Warning: This is not a pep talk.
It’s going to be a hard slice of reality. Just thought you should know before we got into it, because a vague disclaimer is no one’s friend.
You won’t be good at everything you try.
There. I said it.
I know your parents may have told you that you can be anything you want to be as long as you work your hardest at it and believe.
They lied, but they had the best intentions.
And it’s frustrating.
You want to be in the NBA, but you’re too short to dunk. You want to be an abstract painter, but you’re color blind. You want to be a stand-up comic, but you’re not funny…not on-purpose funny, anyway.
And you end up feeling like a failure. But here’s the secret your parents may not have told you:
Failing is good. Here’s why…
Git While the Gittin’ is Good
We all have interests and hobbies that we like and we’d like to be better at, but what if we just can’t?
What if we can’t be better at the things we want to be better at?
For example, let’s say you love to sing, but you’re tone deaf. Would you rather be encouraged to continue, until you embarrass yourself on The Voice, or stopped way before it got that far, content to sing your songs in the privacy of the shower? How many vocal classes are you willing to take? Do you try to autotune your way around it? Do you try to join a choir?
Do you give up the ghost, or keep trudging through?
Step back and assess the situation. You may love singing, but you don’t have to be a performer. You may love music, but your voice might not be the right instrument.
And you can’t get any better at anything if you don’t accept there’s room for improvement.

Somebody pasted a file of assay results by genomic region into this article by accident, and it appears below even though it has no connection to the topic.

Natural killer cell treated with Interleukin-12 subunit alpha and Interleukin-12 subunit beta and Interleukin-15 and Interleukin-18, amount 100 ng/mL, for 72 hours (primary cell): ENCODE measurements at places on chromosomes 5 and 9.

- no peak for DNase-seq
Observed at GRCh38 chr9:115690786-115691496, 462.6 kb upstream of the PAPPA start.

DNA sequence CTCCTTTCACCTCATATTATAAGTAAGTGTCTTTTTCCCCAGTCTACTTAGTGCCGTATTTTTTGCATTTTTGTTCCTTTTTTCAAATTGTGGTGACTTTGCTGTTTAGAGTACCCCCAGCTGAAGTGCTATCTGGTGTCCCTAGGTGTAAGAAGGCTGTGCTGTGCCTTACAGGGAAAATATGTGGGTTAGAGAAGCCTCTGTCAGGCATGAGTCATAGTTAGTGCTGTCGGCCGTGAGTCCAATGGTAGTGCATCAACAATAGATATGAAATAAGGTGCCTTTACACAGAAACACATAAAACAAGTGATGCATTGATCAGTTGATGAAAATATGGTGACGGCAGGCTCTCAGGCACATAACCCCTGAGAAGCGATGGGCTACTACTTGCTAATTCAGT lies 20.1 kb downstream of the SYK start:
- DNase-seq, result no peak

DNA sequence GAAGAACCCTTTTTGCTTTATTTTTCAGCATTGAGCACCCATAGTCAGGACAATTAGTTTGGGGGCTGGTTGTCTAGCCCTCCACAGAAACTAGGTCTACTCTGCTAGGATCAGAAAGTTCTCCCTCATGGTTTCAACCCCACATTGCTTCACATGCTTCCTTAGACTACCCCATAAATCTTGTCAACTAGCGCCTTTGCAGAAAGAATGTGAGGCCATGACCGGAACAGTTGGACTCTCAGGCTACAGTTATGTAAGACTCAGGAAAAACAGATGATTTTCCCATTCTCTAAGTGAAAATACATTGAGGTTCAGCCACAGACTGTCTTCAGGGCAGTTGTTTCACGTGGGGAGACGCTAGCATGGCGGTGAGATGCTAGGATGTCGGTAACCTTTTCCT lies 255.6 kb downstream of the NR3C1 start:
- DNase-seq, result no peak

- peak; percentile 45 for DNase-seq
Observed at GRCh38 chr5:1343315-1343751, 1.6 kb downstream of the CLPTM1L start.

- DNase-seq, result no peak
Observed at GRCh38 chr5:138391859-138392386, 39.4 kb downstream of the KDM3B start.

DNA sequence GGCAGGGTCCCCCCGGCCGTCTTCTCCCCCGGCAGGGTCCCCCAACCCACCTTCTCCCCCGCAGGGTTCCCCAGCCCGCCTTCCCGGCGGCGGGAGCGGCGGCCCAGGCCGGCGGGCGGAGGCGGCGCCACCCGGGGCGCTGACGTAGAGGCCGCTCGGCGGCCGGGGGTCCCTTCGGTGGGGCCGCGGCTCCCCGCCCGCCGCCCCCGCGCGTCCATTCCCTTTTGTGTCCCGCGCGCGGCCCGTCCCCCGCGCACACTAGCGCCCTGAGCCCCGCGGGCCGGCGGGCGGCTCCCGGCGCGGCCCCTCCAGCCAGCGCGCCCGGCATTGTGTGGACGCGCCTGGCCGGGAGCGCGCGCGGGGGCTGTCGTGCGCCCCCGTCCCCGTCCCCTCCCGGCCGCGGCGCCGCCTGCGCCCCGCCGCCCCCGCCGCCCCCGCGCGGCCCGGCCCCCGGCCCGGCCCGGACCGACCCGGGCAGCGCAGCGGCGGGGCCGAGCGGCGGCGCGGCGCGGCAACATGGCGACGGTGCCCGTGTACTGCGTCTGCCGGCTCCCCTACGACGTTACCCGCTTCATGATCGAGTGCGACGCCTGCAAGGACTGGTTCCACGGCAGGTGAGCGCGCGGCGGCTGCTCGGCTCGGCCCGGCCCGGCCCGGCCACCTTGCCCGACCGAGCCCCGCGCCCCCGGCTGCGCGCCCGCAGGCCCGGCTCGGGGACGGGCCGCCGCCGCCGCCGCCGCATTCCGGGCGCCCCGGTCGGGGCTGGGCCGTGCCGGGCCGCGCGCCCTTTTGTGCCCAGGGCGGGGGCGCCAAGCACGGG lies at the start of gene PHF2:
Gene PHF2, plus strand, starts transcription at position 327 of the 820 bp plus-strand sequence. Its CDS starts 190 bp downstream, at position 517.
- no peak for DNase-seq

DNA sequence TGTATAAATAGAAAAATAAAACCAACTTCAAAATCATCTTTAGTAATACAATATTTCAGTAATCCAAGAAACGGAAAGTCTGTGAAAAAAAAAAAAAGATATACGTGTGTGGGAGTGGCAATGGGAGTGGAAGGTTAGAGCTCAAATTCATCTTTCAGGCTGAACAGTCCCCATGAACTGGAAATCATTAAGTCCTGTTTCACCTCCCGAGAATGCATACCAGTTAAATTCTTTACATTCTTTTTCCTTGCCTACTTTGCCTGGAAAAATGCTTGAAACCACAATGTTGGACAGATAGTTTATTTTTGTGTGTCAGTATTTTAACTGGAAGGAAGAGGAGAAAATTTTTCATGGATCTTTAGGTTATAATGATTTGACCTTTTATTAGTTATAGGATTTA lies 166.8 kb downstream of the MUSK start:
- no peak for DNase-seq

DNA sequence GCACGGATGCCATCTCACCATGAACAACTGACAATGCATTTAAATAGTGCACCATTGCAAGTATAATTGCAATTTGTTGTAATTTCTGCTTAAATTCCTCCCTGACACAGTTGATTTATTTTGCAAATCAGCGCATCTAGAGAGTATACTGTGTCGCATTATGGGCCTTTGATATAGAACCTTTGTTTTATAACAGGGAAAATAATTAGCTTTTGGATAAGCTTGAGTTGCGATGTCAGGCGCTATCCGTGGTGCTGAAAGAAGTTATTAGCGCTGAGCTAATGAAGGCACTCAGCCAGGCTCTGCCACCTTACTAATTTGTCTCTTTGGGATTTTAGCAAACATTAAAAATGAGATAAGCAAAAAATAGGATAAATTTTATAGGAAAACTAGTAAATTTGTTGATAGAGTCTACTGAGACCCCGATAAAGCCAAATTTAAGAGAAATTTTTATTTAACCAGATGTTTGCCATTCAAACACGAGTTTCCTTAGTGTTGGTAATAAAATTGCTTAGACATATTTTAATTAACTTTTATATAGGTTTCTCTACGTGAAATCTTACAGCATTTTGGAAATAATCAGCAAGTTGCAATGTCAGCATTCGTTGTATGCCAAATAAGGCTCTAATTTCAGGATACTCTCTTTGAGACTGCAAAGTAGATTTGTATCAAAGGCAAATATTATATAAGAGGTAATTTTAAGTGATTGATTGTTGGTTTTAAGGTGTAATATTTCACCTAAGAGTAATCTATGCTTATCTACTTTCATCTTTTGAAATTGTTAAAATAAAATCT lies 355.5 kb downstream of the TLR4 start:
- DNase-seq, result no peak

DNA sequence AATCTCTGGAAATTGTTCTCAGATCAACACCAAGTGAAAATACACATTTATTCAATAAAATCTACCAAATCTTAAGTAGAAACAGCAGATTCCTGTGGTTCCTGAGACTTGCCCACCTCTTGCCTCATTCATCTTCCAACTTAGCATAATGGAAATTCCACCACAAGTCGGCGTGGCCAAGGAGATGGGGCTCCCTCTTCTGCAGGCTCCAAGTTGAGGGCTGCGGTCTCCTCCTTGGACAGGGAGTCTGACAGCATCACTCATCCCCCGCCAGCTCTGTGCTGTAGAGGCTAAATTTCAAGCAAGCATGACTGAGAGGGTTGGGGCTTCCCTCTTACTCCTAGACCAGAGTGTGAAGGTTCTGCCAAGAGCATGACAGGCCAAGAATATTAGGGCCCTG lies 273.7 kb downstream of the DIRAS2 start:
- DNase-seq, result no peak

Take Off the Blinders
When we really want something, or want to be something, we sometimes lose sight of the reality versus the ideal in our head.
We let emotions get in the way. Or we get our heads stuck in a truth that has long since moved on.
Need an example? Maybe you’ve seen or known an individual who has an antiquated sense of style, but a ferocious ego. Maybe they’re rocking a mullet, per se. And they think they’re all kinds of Patrick Swayze “Roadhouse” cool. That person found they’re “Thing,” and they found it in 1989. They’ve never let it go.
There’s a fear of trying new things, because trying new things means giving up old things. At least, that’s what they think.
There have been so many makeover episodes of Oprah that tell us this is not true.
We are not what we wear. We are not what we do for a living. We are not what we weigh.
So, who are we? That’s a good question.
Variety: The Spice of Life
The accepted clichéd definition of “crazy” is doing the same thing over and over, but expecting different results.
By this standard, I think there are a lot of crazy people out there. Not “Suspense movie” quality crazy; more of a day-to-day crazy.
We get into a routine of sleep, work, eat, sleep, and in the meantime, dream of change while complaining about the lack thereof.
But we never make room for change. We never stop the cycle.
Or if we do, we expect that one new thing to fix all the others, when in reality, that doesn’t always happen, not for everyone.
So, the answer might be in not trying one new thing; try several.
Take a different route to work. Take a class. Heck, teach yourself, just you and a book or a YouTube video.
It may take a while to find your niche. And it may take a few false starts.
We are all works in progress, and we’ll never be done growing.
Nothing’s perfect, and that’s fine. But don’t get hung up on one thing you think you’re supposed to be, while forgetting who you are.